I wrote my first novel at twenty-three, then spent fourteen years getting rejection letters before I sold my first novel—I never stopped to count how many. I wrote six or seven books in that time, several of which made the rounds of publishers, none of which sold. I finally took some excellent advice from my agent and stopped writing for a year. I just read. By the end of that time, I looked at the stack of books I’d read, and I realized they all had common threads running through them. They were historical with elements of mystery and romance, they had delightful little surprises, and they were British. That was a blueprint for the book I needed to write, so I started putting together things I loved—Victorian London, aristocrats, Gypsies, poisons, ravens—and at the end of it, I had SILENT IN THE GRAVE. It took us two years to find a publisher, but when we did, we sold three books at one time. I haven’t looked back since!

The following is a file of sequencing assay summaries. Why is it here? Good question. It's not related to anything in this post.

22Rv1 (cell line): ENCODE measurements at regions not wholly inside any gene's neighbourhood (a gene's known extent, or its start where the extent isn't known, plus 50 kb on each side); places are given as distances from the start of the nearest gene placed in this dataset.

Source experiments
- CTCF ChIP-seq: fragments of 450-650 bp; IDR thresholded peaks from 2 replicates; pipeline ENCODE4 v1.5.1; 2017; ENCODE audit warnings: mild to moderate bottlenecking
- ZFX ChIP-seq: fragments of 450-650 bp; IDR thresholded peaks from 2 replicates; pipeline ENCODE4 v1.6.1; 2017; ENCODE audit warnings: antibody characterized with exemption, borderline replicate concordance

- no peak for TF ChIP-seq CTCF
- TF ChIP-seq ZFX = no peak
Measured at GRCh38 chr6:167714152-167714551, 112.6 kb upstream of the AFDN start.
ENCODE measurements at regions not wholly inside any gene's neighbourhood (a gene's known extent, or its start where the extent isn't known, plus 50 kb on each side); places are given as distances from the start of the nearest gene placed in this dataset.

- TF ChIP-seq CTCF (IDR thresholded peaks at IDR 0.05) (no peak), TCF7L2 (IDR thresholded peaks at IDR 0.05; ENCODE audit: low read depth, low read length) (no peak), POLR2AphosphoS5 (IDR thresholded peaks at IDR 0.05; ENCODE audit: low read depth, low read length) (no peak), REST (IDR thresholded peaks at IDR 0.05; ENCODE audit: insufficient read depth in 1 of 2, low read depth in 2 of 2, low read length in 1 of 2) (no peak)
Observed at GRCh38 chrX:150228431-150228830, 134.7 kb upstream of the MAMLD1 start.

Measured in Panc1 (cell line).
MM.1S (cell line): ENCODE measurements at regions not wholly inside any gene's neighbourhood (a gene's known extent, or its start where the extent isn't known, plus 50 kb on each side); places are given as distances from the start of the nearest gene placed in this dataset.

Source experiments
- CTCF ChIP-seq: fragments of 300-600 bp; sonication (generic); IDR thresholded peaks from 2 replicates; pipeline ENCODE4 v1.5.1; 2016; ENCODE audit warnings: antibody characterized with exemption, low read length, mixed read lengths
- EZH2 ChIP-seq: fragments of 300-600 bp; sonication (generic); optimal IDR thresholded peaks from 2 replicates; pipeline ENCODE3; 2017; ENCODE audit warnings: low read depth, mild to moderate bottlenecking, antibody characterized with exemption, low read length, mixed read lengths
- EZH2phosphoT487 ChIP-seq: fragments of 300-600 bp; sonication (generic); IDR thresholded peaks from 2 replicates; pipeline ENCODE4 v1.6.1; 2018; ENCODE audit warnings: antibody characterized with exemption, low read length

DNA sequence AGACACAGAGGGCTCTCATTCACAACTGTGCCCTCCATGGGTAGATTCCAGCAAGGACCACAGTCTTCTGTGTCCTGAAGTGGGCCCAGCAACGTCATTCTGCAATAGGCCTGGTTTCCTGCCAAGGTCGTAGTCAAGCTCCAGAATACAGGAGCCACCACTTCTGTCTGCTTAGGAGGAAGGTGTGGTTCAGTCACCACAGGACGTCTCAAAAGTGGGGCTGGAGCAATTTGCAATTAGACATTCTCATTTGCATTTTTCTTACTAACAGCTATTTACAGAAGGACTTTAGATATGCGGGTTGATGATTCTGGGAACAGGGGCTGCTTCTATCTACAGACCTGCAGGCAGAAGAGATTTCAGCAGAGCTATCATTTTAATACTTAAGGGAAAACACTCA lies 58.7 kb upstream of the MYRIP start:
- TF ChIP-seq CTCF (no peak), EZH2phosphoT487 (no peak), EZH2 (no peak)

What is the best piece of writing advice you ever received?
Write the book you want to read. The books you read for pleasure are the books that inform your taste and shape your perspective. Those are the books that tell you who you are as a writer. The worse piece of advice is “write what you know”. I think it limits fledgling writers who take it far too literally. We are creatures of imagination. It’s alright to go and find things out or to conjure them out of thin air if you want to write about them. You don’t have to write only the things you’ve experienced personally.
Are you a full time writer? And how long did it take before you could achieve this?
I am a full-time writer, but I’m also part of a two-income household. I quit teaching in order to have a baby and write full-time, and it took eleven years for me to get published—fourteen years after I wrote my first novel!
When did you become interested in the Mitford girls and what started this interest?
I honestly can’t remember when I first heard of them, but I know the love was really kindled when I saw the 2001 PBS miniseries adaptation of LOVE IN A COLD CLIMATE and THE PURSUIT OF LOVE. That was when I started digging further into their lives and realized that, as interesting as Nancy Mitford’s writing might be, the real Mitford stories were even more enthralling. That’s when I started reading letters, collected biographies, anything that would tell me more.